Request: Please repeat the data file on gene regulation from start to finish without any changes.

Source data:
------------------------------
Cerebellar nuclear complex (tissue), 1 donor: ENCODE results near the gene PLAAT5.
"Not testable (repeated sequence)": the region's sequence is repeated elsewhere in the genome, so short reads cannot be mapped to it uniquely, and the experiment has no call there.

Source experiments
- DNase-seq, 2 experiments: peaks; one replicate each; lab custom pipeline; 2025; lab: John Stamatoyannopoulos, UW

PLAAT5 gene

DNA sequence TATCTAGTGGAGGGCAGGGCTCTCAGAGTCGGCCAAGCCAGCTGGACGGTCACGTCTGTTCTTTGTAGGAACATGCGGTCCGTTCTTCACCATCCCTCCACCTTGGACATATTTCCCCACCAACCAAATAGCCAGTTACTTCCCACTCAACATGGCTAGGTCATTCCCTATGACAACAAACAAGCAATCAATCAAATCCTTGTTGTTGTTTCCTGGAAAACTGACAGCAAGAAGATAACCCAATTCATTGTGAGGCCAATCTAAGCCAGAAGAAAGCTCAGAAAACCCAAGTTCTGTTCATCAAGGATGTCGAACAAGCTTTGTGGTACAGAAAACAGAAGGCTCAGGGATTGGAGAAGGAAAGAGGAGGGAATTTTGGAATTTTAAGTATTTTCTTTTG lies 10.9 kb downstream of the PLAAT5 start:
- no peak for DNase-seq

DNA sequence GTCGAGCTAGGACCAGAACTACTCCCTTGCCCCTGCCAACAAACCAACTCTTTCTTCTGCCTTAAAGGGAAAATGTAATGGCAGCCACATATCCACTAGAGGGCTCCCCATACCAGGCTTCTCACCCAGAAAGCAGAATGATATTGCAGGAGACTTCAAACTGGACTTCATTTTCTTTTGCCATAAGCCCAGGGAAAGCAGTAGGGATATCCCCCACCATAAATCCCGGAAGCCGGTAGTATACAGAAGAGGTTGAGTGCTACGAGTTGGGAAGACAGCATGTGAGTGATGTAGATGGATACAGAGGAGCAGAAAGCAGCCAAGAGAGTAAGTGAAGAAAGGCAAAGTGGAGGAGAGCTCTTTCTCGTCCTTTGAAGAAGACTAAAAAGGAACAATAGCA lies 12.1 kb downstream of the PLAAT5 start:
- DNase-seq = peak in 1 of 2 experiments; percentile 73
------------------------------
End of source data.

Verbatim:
Cerebellar nuclear complex (tissue), 1 donor: ENCODE results near the gene PLAAT5.
"Not testable (repeated sequence)": the region's sequence is repeated elsewhere in the genome, so short reads cannot be mapped to it uniquely, and the experiment has no call there.

Source experiments
- DNase-seq, 2 experiments: peaks; one replicate each; lab custom pipeline; 2025; lab: John Stamatoyannopoulos, UW

PLAAT5 gene

DNA sequence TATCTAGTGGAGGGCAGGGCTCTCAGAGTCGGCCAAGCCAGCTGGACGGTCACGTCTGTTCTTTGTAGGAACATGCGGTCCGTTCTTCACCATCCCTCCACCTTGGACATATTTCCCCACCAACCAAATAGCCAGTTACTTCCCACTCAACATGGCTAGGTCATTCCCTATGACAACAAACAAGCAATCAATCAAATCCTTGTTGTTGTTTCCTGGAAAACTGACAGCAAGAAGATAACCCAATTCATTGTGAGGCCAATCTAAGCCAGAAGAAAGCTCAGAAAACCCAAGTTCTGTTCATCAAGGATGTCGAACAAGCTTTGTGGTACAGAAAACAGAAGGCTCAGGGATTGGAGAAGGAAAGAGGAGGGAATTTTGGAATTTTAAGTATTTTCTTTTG lies 10.9 kb downstream of the PLAAT5 start:
- no peak for DNase-seq

DNA sequence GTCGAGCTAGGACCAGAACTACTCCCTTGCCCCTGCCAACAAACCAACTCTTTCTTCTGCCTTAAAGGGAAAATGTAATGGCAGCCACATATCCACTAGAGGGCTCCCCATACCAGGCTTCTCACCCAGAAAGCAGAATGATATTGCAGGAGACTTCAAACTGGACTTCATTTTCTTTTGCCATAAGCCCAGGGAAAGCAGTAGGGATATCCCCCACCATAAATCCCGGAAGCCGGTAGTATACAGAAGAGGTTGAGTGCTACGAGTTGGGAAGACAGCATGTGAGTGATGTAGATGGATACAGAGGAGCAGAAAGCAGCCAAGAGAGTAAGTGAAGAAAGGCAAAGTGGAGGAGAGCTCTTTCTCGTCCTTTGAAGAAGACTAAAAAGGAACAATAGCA lies 12.1 kb downstream of the PLAAT5 start:
- DNase-seq = peak in 1 of 2 experiments; percentile 73